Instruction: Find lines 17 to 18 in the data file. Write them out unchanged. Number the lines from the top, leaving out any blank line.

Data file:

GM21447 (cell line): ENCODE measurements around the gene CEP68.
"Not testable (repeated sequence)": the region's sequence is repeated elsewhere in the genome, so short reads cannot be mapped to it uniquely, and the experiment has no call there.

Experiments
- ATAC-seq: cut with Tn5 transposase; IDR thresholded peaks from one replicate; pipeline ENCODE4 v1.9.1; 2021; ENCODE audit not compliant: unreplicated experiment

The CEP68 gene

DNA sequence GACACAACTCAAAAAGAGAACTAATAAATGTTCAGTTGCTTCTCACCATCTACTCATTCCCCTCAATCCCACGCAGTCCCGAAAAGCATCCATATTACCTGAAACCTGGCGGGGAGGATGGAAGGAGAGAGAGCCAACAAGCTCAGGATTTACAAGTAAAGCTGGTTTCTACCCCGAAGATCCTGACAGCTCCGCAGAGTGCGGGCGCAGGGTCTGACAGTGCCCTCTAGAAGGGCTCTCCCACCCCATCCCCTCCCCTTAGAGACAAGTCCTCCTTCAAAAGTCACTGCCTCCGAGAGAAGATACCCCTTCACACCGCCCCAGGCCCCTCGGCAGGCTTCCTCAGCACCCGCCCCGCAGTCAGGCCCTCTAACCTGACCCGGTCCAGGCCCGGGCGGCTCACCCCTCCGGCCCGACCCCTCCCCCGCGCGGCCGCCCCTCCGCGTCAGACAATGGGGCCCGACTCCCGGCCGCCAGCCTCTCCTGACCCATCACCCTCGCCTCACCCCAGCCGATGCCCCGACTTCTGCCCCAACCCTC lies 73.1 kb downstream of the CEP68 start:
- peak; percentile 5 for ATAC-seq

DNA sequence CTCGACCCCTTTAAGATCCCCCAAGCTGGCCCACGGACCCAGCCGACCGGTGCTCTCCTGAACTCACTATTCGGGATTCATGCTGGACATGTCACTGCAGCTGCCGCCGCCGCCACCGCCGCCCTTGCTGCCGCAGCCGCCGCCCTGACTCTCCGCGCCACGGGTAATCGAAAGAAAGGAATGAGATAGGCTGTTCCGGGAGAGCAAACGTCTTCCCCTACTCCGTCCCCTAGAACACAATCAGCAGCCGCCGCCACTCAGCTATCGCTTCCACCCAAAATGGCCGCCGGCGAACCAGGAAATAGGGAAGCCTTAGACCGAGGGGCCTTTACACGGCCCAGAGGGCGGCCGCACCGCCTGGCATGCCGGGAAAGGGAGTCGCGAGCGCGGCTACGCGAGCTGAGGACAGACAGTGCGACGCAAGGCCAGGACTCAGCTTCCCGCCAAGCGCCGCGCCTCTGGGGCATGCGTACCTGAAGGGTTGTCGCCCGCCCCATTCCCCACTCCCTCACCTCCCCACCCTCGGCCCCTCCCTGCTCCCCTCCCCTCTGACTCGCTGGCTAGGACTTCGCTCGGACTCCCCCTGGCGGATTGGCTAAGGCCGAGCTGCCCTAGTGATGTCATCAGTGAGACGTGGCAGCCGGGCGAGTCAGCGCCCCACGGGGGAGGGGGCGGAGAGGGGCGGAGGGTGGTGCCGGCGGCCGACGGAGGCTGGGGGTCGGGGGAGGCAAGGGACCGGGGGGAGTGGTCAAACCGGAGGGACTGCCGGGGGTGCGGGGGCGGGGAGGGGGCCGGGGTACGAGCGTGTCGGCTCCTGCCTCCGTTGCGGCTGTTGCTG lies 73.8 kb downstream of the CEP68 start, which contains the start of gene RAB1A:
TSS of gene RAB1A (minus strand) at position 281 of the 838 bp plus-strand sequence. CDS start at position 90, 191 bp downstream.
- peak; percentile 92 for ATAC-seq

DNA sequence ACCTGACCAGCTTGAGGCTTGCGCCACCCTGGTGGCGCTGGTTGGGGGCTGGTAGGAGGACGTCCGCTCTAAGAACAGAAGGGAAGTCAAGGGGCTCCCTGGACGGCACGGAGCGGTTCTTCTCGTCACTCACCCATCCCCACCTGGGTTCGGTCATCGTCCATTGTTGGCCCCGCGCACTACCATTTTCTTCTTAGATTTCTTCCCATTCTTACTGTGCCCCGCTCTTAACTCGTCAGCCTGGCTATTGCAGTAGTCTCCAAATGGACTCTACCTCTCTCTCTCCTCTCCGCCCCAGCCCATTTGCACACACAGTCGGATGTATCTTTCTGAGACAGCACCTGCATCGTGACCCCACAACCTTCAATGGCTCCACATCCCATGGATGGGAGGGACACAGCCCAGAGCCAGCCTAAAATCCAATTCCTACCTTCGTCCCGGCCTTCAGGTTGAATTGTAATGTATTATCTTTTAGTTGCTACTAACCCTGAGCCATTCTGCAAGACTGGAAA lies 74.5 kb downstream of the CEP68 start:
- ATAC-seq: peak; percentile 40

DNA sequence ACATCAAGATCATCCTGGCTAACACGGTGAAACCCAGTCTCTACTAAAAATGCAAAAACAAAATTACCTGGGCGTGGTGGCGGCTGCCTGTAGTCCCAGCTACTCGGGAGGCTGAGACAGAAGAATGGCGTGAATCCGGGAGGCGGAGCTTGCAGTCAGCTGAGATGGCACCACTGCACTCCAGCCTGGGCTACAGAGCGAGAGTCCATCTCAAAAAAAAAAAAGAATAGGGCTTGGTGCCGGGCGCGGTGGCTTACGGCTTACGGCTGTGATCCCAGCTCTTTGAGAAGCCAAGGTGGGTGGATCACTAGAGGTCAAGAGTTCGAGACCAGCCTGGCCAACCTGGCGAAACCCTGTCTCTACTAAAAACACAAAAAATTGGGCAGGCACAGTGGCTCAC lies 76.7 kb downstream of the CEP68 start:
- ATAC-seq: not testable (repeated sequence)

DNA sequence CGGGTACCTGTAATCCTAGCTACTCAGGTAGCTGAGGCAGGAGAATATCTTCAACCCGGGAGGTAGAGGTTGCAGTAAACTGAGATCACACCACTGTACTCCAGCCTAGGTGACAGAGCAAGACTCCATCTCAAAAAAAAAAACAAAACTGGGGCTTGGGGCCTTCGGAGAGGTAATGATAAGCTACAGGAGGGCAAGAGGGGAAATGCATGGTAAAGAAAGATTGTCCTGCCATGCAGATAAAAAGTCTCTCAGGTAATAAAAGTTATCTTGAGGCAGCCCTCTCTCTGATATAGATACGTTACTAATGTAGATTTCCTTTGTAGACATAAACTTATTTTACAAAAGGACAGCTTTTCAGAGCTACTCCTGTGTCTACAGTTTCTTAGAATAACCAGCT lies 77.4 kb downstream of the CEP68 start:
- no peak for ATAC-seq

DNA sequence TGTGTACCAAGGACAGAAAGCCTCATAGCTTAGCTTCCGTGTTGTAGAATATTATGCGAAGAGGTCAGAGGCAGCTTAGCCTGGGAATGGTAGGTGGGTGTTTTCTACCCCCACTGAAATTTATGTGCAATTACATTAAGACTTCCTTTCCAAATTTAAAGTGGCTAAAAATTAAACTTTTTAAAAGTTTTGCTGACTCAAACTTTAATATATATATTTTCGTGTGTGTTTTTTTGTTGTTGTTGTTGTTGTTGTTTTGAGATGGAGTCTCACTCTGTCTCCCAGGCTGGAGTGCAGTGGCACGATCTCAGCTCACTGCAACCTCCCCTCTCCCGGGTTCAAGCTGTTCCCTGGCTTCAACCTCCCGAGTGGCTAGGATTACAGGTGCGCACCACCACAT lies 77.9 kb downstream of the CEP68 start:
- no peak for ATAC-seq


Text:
DNA sequence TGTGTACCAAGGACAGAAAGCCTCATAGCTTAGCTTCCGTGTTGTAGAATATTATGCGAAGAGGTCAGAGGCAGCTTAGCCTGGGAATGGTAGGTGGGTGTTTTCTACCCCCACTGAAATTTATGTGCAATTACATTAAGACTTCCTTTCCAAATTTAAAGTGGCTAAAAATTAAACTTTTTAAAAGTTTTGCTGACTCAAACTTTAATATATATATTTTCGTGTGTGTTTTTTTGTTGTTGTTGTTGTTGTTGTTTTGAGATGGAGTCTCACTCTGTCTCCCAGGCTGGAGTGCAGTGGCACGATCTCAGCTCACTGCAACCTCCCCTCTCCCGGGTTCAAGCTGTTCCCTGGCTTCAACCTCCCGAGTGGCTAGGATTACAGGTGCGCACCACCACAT lies 77.9 kb downstream of the CEP68 start:
- no peak for ATAC-seq